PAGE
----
Stagecoach, the UK’s largest bus and coach operator has today (Friday 20 January) announced that it has successfully transported its first group of passengers in a ground-breaking trial in East Scotland.
The project, named CAVForth, which is part funded by UK Governments Centre for Connected and Autonomous Vehicles, will be the first registered service in the UK to use full sized autonomous buses. A fleet of five Alexander Dennis Enviro200AV vehicles will cover a 14-mile route, in mixed traffic, at up to 50mph across the iconic Forth Road Bridge from Ferrytoll Park & Ride, in Fife to Edinburgh Park Transport Interchange.
Once registered, the service will operate a frequent timetable with the capacity for around 10,000 journeys per week.
As part of the extensive testing process, Stagecoach invited a group of passengers from its Co-Design Panel to travel on the route to get feedback and share any views or improvements ahead of the full public launch of the service in the spring. The Co-Design Panel is a diverse group of local bus users who have volunteered to help Stagecoach and its project partners design how an autonomous bus service should work. Their insights and advice have informed key aspects of the autonomous vehicle trial. Examples of how they have supported the project include:
- The introduction of a ‘bus captain’ in the saloon to reassure and help passengers with their queries, boarding and purchasing their tickets.
- Helping develop the eye-catching livery to stand out on the on the road.
- The design of communications and marketing materials which aim to build trust and share what to expect from the service in a simple, understandable way.
Fleur, who joined the panel through a forum for young people said: “This is something I never thought I would be involved with. I’ve really enjoyed having the opportunity to share my opinions and bring my thoughts forward – and it’s brilliant to see it come through and become this actual thing from a few drawings!
“It was quiet exciting, the thought of getting on for the first time, I wasn’t worried at all about it – you wouldn’t know the difference between this and a normal bus from the driving.”
Minister for Business, Trade, Tourism and Enterprise Ivan McKee said: “This is another hugely significant step forward for the CAVForth project that brings us closer to these autonomous vehicles entering service.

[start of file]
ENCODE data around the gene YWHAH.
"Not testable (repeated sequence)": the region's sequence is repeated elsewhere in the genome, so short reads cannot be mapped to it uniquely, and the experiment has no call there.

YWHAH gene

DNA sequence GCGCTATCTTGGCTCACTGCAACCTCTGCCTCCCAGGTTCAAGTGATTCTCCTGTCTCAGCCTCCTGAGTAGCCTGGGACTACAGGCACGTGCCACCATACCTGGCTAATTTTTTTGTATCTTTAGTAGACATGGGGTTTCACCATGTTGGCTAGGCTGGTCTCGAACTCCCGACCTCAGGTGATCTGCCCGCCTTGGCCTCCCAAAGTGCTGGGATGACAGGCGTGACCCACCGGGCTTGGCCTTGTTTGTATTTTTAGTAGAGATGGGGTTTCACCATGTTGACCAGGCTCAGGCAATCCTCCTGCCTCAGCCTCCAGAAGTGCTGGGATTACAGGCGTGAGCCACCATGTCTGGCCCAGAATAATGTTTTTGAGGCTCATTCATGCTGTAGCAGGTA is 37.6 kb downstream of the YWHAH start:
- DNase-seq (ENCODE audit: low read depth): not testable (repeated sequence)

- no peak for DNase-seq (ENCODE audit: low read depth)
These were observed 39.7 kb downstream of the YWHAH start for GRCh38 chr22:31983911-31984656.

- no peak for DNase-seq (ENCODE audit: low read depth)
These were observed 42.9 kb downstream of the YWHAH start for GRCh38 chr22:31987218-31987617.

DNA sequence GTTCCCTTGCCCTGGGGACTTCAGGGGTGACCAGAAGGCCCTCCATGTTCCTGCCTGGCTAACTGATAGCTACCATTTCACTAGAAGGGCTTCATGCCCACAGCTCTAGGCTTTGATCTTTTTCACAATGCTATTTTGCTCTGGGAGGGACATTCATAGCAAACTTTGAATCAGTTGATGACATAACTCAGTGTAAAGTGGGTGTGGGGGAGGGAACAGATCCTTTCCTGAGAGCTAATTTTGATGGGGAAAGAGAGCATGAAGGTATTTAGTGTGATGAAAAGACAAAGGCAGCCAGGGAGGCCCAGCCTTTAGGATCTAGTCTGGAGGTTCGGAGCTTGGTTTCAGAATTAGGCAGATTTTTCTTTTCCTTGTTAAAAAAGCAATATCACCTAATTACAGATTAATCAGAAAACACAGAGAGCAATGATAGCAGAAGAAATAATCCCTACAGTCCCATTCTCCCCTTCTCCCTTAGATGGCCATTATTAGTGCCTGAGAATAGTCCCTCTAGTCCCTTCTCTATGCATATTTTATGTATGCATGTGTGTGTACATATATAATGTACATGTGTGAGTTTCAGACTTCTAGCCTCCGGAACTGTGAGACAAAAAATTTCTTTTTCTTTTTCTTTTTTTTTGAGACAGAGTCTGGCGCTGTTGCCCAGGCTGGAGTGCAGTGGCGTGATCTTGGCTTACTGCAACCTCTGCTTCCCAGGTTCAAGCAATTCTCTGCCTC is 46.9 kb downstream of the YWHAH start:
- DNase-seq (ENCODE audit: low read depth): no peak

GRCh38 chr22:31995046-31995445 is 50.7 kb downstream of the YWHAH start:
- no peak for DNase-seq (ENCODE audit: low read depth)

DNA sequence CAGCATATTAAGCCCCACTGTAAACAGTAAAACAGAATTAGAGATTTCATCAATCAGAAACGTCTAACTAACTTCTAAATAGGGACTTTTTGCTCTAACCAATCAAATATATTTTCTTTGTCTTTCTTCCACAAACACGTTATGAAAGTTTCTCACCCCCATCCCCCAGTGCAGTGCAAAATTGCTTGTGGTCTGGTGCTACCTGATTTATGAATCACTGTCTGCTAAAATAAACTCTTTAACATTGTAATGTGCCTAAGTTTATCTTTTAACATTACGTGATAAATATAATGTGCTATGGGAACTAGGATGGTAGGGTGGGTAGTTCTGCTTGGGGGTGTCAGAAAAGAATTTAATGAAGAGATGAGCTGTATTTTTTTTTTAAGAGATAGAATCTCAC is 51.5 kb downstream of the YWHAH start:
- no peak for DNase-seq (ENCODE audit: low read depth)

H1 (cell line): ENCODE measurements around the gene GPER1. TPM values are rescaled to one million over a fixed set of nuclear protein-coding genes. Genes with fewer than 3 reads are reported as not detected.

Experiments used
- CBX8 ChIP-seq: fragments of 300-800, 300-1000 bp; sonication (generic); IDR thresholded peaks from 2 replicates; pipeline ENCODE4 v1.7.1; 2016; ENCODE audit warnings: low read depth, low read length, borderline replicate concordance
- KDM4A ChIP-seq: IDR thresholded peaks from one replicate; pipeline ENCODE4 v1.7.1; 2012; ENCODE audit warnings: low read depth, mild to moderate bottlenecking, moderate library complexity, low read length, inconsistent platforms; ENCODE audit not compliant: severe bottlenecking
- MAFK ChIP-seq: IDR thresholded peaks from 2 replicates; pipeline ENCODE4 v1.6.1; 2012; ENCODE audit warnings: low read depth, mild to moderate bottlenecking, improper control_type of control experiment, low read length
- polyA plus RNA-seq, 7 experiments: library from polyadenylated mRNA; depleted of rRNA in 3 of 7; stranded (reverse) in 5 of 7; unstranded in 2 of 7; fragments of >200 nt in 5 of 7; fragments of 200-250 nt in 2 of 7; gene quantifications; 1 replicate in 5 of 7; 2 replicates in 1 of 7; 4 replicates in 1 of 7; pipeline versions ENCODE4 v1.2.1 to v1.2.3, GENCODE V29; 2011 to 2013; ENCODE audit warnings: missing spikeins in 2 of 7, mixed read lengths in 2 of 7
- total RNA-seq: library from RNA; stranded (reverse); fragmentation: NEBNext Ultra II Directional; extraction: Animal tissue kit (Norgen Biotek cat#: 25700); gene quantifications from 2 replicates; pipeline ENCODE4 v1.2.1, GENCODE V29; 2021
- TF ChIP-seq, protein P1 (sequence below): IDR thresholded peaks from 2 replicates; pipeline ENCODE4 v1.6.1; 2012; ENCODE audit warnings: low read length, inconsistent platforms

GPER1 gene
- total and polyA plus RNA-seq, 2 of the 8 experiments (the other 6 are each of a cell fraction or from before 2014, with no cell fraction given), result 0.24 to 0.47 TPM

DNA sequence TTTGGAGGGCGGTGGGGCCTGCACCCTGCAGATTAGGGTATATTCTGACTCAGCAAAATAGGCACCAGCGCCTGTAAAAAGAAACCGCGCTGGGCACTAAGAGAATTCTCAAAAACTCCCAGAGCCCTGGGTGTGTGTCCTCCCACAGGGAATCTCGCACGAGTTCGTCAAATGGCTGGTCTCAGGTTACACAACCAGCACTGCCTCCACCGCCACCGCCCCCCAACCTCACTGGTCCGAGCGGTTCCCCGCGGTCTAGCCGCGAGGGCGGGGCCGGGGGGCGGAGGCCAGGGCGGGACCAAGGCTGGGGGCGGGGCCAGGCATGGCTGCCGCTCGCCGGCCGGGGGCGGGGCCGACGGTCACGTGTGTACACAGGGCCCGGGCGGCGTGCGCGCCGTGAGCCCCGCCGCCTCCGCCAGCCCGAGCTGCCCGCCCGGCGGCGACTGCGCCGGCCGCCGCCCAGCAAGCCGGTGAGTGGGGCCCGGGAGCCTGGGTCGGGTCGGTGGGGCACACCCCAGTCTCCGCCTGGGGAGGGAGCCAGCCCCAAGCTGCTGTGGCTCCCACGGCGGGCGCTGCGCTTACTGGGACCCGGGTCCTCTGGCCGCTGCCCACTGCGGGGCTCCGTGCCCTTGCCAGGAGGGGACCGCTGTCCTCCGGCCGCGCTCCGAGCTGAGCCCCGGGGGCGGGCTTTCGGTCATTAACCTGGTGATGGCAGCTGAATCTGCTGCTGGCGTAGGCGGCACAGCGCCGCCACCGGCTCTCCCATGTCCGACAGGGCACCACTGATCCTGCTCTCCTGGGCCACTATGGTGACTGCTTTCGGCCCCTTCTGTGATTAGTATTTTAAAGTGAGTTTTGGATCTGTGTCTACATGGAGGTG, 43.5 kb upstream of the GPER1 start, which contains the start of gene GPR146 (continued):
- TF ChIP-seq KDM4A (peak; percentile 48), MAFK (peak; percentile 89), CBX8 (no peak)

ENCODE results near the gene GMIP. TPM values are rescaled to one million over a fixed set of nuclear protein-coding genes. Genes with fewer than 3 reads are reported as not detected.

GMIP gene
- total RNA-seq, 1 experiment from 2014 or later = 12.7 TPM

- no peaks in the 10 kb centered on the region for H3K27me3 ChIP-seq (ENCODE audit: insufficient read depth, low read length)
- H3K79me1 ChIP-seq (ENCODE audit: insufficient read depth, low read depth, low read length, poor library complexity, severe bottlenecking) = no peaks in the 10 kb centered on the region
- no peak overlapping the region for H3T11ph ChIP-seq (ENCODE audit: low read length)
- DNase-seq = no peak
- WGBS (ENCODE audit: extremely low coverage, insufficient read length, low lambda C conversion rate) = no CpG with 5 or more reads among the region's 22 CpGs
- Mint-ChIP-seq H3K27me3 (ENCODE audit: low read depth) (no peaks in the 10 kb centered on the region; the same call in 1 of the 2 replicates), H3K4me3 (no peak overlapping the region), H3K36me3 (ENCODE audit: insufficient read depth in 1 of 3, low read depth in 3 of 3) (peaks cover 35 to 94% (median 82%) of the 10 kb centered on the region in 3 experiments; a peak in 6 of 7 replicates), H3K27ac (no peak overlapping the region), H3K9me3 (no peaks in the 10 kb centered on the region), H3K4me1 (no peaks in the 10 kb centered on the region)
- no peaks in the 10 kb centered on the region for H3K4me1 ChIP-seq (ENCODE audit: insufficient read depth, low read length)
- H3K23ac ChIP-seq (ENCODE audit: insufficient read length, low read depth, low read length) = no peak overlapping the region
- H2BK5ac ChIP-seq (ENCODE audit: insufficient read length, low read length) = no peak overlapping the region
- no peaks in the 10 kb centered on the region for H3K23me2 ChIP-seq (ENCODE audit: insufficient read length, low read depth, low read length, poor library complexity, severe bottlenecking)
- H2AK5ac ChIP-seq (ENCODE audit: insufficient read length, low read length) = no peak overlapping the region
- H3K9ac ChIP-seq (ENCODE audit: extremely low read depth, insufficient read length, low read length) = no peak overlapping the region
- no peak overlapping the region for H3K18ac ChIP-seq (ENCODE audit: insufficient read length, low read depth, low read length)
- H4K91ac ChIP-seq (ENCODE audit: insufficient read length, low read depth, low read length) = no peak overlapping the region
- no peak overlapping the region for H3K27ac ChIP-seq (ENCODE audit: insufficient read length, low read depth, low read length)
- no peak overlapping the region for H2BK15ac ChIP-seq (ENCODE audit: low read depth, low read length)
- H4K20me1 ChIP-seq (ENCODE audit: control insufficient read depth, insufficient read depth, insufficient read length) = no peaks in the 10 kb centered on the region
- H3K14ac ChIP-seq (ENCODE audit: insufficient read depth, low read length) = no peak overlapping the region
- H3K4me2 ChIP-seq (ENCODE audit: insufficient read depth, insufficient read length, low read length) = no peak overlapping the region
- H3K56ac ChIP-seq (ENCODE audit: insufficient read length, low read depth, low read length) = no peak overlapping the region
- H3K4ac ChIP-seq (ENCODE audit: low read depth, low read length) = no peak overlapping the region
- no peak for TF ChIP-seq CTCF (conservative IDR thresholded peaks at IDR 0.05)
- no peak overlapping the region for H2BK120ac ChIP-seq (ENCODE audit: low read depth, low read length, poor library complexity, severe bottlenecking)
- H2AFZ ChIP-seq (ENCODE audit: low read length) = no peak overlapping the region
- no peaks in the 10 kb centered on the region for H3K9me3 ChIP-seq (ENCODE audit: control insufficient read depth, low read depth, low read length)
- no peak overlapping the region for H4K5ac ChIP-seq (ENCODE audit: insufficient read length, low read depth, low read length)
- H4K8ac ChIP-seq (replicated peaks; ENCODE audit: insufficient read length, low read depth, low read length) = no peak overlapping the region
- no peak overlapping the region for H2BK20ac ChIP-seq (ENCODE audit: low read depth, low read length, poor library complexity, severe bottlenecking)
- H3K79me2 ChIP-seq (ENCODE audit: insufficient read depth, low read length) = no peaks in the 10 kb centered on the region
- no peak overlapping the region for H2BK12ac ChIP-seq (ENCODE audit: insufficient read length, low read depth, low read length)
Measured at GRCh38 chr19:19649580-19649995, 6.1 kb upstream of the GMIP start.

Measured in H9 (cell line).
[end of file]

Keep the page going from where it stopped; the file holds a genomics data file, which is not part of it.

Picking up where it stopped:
“It has been really encouraging to watch the project develop through the various steps, from early testing and demonstrations through to carrying of passengers along the route for the first time.
“Our trunk road network can provide a wide range of environments as a diverse testing ground, and the ground-breaking and globally significant Project CAVForth will really help Scotland establish its credentials on the world stage.”
Louise Simpson, Operations Director and CAVForth lead project manager for Stagecoach, said: “We are really excited to have reached this next major milestone in our project plan to deliver the UK’s first full sized autonomous bus, which has seen us successfully carry a group of passengers on one of the new buses. Until today, only project team members had been able to trial the autonomous service so it’s great that our Co-Design Panel have had this opportunity and we welcome any views they have to ensure we deliver a great, inclusive, and accessible service to our customers when we launch in the spring.”
Jim Hutchinson, Fusion Processing CEO, said: “This is a significant milestone in the pilot and paves the way to next phase of the programme. Projects such as CAVForth, combined with our ongoing work highlights Fusion’s leadership in the automation of buses, HGVs and freight tugs, in each case offering fleet operators enhanced safety and operational efficiency.”
CAVForth is part funded by the UK Governments Centre for Connected and Autonomous Vehicles and is a proud partnership between Stagecoach, Fusion Processing Ltd, Alexander Dennis, Transport Scotland, Edinburgh Napier University, Bristol Robotics Lab & the University of the West of England.